Game Title: Bloodstained – Curse of the Moon
Developer: Inti Creates
Platforms: Nintendo Switch, PS Vita / PlayStation TV
Availability: Digital Download
Battery Life: 4.5 – 7 hours
Download: 45.3 MB (Switch), 24 MB (Vita)

There have been several Kickstarter “spiritual successor” games that people were incredibly-excited for but ultimately fell short of expectations. Mighty No 9 felt lackluster and has been easily shadowed by its own cross-over game, Mighty Gunvolt Burst. Yooka-Laylee had a difficult launch and had several issues at launch that had to be patched out.

One that is still on the horizon and looking to be one of the greats, however, is Bloodstained: Ritual of the Night. While its release is still a ways away, we have a Bloodstained game out now for both the Nintendo Switch and PlayStation Vita that can be played and enjoyed.

Being a throw-back to even more classic Castlevania games from the NES era, here is my review of the spin-off title, Bloodstained: Curse of the Moon!


While light on story, Curse of the Moon is a spin-off that chronologically takes place before the events of Bloodstained: Ritual of the Night. Zangetsu is a Demon Hunter who ventures off into the Night in his life-long hatred and hunt for all of Demonkind. On the journey, he runs into and rescues three allies from Demons that use their own abilities to help Zangetsu in his quest, including Miriam, the protagonist of Ritual of the Night.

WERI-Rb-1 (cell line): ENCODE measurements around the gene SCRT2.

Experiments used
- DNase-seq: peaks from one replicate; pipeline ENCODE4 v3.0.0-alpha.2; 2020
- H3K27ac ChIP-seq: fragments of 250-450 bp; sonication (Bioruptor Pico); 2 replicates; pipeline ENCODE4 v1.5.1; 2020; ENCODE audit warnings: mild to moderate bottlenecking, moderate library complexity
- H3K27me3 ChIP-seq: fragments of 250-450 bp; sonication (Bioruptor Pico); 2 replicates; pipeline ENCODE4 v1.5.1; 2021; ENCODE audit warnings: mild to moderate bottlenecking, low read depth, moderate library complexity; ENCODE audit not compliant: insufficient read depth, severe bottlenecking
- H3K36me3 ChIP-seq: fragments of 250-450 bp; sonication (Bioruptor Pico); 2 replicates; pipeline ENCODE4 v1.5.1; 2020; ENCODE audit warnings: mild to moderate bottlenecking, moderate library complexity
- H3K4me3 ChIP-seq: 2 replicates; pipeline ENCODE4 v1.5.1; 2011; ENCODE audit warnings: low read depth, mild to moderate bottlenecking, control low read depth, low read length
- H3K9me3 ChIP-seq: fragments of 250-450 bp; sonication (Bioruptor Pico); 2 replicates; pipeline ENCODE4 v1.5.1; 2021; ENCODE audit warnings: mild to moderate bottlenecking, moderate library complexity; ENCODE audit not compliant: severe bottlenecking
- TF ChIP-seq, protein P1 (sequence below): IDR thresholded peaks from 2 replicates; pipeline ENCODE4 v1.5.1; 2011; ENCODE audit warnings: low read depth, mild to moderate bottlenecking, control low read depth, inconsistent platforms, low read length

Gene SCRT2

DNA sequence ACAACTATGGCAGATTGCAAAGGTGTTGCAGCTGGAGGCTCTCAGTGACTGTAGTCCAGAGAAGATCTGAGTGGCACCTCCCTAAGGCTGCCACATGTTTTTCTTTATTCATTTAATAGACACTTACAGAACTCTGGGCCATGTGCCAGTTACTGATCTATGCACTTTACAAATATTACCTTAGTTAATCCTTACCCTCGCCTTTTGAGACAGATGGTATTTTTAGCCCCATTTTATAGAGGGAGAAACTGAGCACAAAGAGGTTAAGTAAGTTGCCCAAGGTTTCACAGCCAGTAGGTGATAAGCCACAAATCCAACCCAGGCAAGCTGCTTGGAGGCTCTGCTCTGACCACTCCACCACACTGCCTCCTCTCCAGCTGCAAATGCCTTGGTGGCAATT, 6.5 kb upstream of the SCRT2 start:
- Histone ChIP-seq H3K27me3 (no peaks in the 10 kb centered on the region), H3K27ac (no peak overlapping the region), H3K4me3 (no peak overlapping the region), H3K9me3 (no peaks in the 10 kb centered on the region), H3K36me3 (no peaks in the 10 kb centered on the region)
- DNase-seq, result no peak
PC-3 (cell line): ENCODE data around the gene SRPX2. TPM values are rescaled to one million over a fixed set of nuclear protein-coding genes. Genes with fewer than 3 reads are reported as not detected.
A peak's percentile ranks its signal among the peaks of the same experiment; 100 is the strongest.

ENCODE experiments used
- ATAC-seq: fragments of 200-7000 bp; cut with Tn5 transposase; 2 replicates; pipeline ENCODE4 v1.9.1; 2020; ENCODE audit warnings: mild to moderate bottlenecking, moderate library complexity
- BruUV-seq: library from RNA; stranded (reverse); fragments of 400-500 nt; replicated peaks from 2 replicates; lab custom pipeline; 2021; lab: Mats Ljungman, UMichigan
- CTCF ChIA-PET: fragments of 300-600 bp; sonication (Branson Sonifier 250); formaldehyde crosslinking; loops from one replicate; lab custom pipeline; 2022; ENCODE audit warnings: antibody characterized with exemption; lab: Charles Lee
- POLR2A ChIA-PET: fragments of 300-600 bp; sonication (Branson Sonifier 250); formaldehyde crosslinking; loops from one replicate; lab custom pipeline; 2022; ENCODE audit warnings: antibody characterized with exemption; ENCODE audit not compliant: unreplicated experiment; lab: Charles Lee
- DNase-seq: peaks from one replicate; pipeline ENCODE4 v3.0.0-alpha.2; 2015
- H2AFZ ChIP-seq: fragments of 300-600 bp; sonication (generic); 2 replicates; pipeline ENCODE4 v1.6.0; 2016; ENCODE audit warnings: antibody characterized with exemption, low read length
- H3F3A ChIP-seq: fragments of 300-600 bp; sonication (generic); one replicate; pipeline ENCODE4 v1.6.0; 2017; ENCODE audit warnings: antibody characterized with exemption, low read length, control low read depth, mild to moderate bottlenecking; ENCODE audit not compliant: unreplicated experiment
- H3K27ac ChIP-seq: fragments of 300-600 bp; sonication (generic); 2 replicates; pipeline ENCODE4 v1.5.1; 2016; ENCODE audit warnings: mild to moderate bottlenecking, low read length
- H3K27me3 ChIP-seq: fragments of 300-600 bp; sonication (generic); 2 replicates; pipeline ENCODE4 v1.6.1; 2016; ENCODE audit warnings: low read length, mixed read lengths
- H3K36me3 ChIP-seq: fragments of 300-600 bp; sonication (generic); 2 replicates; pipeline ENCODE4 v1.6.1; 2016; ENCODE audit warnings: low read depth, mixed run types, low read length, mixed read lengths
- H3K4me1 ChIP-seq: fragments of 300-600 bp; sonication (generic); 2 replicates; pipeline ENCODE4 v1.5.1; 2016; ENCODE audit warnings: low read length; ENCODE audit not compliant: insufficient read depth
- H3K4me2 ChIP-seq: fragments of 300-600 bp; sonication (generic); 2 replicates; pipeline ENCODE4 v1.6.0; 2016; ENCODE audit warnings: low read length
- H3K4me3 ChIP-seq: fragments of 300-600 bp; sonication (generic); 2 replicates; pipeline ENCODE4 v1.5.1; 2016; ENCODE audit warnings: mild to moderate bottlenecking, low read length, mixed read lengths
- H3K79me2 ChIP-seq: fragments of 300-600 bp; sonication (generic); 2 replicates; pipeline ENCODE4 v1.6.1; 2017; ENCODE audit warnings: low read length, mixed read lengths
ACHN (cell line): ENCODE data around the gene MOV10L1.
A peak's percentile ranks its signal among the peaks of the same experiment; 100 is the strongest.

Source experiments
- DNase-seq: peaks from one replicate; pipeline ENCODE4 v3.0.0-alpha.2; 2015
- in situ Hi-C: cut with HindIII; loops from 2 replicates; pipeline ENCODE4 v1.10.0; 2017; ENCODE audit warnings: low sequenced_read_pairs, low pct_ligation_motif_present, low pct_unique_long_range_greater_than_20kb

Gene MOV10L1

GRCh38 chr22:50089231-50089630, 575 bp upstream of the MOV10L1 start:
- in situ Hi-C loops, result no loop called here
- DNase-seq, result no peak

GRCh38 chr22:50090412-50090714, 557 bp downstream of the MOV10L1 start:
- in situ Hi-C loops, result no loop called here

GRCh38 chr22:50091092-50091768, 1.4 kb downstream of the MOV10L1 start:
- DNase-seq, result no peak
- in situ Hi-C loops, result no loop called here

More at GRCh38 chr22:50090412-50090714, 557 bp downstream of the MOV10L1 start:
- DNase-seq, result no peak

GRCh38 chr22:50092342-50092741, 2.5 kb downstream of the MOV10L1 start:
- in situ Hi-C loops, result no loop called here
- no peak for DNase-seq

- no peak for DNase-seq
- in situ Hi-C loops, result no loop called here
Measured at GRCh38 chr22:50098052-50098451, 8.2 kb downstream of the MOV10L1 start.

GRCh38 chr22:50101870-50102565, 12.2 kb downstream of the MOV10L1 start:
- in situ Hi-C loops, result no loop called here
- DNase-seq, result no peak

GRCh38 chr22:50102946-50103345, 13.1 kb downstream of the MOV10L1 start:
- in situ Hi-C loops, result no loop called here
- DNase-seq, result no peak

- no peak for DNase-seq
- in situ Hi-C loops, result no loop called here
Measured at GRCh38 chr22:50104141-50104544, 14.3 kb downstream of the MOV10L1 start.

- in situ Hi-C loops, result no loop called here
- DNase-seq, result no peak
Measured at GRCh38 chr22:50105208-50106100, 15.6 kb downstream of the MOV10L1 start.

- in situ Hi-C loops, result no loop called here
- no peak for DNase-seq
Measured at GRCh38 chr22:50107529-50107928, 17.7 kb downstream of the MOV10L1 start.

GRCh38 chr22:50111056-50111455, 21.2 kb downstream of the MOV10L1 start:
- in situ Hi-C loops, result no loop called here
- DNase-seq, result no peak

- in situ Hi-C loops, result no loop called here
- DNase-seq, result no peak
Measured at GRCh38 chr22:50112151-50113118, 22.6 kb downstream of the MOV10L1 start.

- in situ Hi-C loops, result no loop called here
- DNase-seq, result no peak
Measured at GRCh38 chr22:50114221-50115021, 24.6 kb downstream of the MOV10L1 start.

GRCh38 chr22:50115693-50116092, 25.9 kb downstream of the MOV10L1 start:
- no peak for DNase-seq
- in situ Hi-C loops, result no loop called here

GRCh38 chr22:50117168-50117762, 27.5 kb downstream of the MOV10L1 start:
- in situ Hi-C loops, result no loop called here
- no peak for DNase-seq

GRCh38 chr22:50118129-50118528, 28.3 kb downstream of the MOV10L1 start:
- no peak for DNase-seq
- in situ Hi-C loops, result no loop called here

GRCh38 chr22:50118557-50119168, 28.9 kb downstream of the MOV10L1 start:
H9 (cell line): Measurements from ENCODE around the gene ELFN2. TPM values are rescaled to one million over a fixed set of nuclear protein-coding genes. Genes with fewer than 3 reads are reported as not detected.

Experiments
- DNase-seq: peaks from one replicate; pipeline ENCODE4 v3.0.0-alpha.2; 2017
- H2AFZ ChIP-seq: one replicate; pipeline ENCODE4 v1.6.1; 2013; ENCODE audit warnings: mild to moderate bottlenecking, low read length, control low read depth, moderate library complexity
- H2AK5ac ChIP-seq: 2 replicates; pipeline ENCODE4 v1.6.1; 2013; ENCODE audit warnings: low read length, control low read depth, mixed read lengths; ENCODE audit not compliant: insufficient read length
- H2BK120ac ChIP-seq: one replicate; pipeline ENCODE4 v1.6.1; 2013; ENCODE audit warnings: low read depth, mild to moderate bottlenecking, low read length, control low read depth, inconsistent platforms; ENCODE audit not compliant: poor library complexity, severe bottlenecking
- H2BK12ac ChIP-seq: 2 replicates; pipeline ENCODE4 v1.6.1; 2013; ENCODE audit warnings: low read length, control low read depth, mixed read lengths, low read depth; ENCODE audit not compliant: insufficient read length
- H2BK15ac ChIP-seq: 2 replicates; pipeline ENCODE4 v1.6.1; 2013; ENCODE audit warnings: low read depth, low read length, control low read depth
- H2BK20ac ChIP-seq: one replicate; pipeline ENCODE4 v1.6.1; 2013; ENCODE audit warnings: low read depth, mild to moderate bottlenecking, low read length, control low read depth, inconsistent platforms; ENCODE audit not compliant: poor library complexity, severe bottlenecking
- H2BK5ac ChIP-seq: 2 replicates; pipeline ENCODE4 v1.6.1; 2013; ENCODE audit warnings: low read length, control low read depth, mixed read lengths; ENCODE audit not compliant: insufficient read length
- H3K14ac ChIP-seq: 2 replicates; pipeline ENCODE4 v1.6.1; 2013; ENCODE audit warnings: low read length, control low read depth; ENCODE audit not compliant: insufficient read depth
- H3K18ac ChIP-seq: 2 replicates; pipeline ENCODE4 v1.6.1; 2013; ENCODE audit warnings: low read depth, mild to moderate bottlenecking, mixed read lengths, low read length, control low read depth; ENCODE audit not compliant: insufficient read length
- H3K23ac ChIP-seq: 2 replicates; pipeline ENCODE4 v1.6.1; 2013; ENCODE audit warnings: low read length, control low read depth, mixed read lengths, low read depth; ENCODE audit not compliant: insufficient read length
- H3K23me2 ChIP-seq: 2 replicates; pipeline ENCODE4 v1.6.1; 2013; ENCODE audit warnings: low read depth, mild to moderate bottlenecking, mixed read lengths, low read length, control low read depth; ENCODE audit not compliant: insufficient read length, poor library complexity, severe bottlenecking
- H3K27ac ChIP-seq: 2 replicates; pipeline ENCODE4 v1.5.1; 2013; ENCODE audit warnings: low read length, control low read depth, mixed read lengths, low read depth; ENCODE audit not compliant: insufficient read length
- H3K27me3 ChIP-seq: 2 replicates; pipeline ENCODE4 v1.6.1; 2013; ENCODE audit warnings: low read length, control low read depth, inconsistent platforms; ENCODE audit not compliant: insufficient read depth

Now, story here is pretty light, but you do get some story during each short stage in the game. One thing that is worth noting is that this is more of a spin-off and was said to not really be in the same ‘canon’ as Ritual of the Night. All four playable characters are from Ritual of the Night, but play different roles than they do in the main game.


While Ritual of the Night is emulating 2D Castlevania titles from the PlayStation era, Curse of the Moon is a stage-based 2D side-scroller with light exploration elements. To be more specific, it is emulating the NES-era Castlevania games, like Castlevania III: Dracula’s Curse.

Basic game progression is through 8 different stages, where you navigate side-scrolling environments filled with enemies, alternate paths, and secrets that contain item pickups. The goal of each stage is to reach the boss and defeat it to move onto the next stage.

Although the game feels very much like the older Castlevania games, it does mix things up in that you recruit 3 additional playable characters as you go through the first half of the game. Each one has different movement speeds and ranges, health gauges, and exclusive weapons and sub-weapon pickups, making using them feel different. Cycling between them also is the key to fight certain bosses and navigating to some of the alternate paths that you could not reach, otherwise. But, as a price, if you die as one specific character, you can’t use that character until you get a Game Over or you restart the stage.